Written By: Lew Hamburger
I believe in raising taxes. Now that I have your attention, this is why.
We make decision-making and life way too complicated. When you cut through the fog, deciding what to do in tough situations can be reduced to three questions:
* What kind of person do I want to be? (For individuals)
* What kind of family and nation do I want to be a part of?
* What do I have to do right now to move in that direction?
As an individual, I want to help people, preferably on a one-to-one, ground floor basis. I also want balance in my life. Mother Teresa I’m not, so vows of poverty or abstinence, are not my thing. I need more balance in my life, and thus prioritize what I need and what I can live without. I want a TV that’ll bring me the NFL and Stanley Cup playoffs, and a little news now and then, but don’t care about the size of screen it appears on.
As a citizen, I want to live in a nation where as many people as possible have basic needs met and where all of us sacrifice something so the number of those with no food, shelter, medicine, and other contemporary essentials is reduced. This is not a new idea. From Ezekiel (and before him) to FDR, we have role models who believed respectively:
”Now this was the sin of your sister Sodom: She and her daughters were arrogant, overfed and unconcerned; they did not help the poor and needy.”
“The test of our progress is not whether we add more to the abundance of those who have much; it is whether we provide enough for those who have too little.” (Check out the FDR monument near the Tidal Basin in Washington).
Franklin Delano Roosevelt
As a nation, we are in debt up to our eyeballs. As individuals, when we are in debt, we stop spending as much and look for ways to raise our income. Hopefully, we do not cut charitable donations or take from someone else. (That would be people in need when cutting some social programs).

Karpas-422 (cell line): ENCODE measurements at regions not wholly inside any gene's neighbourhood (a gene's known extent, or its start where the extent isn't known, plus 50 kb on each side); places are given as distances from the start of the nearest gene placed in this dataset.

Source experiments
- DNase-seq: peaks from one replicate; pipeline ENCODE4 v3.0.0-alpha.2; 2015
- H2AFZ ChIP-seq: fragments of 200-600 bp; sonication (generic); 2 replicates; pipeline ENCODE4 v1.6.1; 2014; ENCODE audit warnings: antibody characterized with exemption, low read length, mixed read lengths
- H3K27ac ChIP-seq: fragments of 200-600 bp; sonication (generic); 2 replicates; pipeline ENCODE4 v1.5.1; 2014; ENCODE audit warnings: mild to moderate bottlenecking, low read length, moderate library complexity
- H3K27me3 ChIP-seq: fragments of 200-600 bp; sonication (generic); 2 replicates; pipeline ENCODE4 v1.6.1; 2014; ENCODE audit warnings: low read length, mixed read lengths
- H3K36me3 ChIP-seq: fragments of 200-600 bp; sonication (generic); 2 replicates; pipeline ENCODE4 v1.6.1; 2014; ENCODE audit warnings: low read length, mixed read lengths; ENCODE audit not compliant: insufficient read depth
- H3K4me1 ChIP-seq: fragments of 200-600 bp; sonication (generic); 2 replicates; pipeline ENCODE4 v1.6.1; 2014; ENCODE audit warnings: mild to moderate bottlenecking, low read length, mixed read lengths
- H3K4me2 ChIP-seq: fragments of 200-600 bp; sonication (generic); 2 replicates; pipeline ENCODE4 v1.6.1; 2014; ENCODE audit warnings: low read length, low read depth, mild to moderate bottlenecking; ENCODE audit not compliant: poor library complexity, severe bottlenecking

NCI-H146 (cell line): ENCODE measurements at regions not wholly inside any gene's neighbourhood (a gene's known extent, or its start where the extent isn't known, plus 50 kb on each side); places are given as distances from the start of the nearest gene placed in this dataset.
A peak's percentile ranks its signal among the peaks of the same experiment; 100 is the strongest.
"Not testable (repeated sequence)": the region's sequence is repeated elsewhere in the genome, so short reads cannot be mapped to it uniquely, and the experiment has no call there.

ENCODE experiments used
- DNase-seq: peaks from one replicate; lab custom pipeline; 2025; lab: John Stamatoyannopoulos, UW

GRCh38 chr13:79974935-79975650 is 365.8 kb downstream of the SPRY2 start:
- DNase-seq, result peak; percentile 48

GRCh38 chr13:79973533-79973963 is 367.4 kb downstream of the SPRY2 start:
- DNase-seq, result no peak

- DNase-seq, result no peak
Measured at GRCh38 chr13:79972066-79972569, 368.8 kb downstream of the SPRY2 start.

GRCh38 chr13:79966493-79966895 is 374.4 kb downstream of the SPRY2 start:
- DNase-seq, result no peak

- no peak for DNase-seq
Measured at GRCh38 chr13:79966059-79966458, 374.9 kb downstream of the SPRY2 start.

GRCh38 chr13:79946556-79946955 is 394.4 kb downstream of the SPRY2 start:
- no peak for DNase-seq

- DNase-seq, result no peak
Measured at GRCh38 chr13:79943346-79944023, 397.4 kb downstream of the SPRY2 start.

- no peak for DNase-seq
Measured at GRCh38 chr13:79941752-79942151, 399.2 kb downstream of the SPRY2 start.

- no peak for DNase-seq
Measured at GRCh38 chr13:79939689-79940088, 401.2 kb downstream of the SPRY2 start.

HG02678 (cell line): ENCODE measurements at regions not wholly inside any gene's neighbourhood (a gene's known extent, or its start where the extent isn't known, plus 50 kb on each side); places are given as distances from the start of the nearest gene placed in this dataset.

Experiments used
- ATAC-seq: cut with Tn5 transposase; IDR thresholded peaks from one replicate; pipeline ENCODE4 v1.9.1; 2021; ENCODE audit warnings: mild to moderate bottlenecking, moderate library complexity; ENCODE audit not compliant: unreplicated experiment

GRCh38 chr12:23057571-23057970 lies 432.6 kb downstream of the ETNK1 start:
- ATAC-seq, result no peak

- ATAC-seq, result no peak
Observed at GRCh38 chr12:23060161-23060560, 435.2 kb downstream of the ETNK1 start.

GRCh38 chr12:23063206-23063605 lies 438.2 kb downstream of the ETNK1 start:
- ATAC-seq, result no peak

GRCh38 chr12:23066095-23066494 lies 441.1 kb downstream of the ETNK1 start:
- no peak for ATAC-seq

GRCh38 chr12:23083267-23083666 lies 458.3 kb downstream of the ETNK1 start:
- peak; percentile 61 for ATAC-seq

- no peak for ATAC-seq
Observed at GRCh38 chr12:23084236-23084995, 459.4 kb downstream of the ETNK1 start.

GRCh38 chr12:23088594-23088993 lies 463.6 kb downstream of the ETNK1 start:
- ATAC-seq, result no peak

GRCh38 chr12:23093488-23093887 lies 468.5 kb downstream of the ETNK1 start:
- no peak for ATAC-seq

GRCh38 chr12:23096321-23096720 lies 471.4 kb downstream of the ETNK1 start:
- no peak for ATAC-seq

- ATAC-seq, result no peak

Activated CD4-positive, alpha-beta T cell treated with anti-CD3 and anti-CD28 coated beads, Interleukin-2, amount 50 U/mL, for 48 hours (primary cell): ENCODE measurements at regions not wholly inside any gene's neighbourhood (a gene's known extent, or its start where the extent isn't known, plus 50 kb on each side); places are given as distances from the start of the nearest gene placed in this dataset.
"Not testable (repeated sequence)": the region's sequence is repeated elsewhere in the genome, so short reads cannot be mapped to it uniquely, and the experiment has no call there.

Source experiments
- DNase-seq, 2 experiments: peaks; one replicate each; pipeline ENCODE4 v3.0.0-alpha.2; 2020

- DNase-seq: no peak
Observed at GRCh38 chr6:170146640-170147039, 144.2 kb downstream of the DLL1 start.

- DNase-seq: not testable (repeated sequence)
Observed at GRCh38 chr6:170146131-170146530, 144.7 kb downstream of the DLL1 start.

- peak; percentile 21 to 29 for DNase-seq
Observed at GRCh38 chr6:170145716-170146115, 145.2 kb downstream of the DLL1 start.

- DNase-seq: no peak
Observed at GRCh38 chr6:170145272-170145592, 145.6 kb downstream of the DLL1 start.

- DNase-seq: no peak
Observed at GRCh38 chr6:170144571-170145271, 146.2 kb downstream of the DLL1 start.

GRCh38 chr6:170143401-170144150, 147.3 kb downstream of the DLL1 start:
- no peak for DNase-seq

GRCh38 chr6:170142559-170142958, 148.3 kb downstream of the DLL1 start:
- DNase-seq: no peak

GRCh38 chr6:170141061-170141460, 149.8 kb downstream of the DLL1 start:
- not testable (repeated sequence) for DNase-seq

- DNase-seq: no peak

True, taxes can be seen as the “slop that feeds a piggish big government,” but another view is that they are a means for each of us to support people who have less than we have. No doubt, cutting government waste will help! But it’s tough to cut spending when so much of it goes to education, economic creativity and stimulus, to defending ourselves, helping others abroad or is designed to “provide for those who have too little”—or nothing.
Sorry, but I would rather take more from my pocket than see people hungry, sick, and fearful they could be bankrupt if they became sick. If you’re one who believes that the poor are poor because of their lack of ambition or work ethic, let’s beef up the educational system to address this. Help kids see opportunity and have a passion for something they work to reach, whether that’s world peace or being the best cab driver in town. But make no mistake; although “throwing money at the schools” may not reach that goal, moving in that direction will cost money.
I am neither a politician nor an economist. (My math peaked in 4th grade). But what I find most disheartening is that those who are have complicated the issue with red herrings related to whose programs and pet interests to cut. Is it possible that refusing to even mention, much less devote serious debate to increasing taxes is irresponsible, possibly selfish, and cowardly or is it that we simply don’t care?
Leave a message for Dr. Lew below or email him at firstname.lastname@example.org
Tags: decision making, medicine, mother teresa, role models
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